The Noise of Battle is primarily the story of the biblical King David, before and during the time he was king. Instead of simply resurrecting biblical history, author Idong Ukpong tries to help readers get inside David’s head, with mixed results.
Following an initial chapter summarizing David’s life, the account begins with a young David fighting the Philistine giant Goliath. After his victory, women gather in the streets, singing in celebration. This allows David to glimpse Bathsheba, who will be important to him later, and becomes a seed of enmity between David and King Saul.
For years David has played the harp to soothe Saul and is a friend of his son, Jonathan. But from the high point of David’s victory, his life takes a downturn. Saul turns on David, plotting to kill him, until Saul and Jonathan are themselves killed. David becomes king but suffers through the antics of his wayward sons, the deaths of several sons, bickering among his wives and guilt from impregnating Bathsheba, another man’s wife, and then having her husband killed.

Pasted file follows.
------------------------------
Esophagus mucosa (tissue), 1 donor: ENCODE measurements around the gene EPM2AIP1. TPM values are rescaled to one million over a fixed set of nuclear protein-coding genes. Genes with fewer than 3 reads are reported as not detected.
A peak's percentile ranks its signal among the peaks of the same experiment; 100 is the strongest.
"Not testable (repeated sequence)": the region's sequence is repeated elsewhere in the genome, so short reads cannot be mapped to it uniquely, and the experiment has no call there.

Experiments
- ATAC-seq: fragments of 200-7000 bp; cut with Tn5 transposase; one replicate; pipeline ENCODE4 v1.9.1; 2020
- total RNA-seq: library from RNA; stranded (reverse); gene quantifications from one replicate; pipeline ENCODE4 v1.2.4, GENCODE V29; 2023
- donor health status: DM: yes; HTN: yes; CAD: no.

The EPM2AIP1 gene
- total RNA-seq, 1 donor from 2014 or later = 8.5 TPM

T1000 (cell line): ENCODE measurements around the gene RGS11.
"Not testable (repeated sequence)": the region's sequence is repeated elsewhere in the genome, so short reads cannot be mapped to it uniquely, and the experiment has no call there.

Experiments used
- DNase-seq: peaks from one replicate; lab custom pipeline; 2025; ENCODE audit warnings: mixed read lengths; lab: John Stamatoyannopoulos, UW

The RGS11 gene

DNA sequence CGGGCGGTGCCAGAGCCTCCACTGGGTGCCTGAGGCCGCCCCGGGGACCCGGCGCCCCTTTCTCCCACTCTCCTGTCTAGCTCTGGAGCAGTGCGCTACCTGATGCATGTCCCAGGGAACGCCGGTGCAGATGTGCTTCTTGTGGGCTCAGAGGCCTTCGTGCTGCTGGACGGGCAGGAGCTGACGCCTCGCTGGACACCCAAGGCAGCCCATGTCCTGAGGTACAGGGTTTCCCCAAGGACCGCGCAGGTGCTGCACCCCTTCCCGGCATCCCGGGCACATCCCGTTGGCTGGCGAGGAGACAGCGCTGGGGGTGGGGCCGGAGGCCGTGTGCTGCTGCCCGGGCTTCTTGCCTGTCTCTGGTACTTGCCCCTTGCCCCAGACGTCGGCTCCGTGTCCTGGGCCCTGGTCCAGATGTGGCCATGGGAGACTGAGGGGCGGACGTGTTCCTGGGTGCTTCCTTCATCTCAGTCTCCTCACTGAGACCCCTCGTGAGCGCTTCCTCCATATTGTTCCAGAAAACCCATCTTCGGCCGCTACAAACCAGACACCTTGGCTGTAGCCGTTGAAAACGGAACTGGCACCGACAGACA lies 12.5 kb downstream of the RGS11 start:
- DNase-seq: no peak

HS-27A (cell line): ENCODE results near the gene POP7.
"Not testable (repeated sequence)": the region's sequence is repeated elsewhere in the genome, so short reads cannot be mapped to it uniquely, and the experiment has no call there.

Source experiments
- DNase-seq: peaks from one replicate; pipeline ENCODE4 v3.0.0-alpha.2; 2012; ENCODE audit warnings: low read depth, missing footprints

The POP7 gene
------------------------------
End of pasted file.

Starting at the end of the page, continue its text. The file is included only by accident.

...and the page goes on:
Ukpong ascribes thoughts to David while these episodes occur. As she portrays him, David is torn between love for his sons and agony over their misdeeds. He also feels guilt over Bathsheba. Readers will have difficulty discerning Ukpong’s insights into David, however, due to the text’s many unnecessary details. For example: “However, Abner who had been Saul’s captain took Ishbosheth and set him as king over Gilead, and the Ashurites, Jezred, house of Ephraim, and Benjamin.” Also, punctuation errors are rampant, and a second part of the book, a narrative from the perspective of David’s son Solomon, doesn’t tie in well and would work better as a separate book.
Ukpong has the seeds of a promising narrative, but the text needs editing to reduce extraneous facts. Christians familiar with David’s story might be willing to overlook the story’s undue complications; others will find themselves lost in the many details.
Also available as an ebook.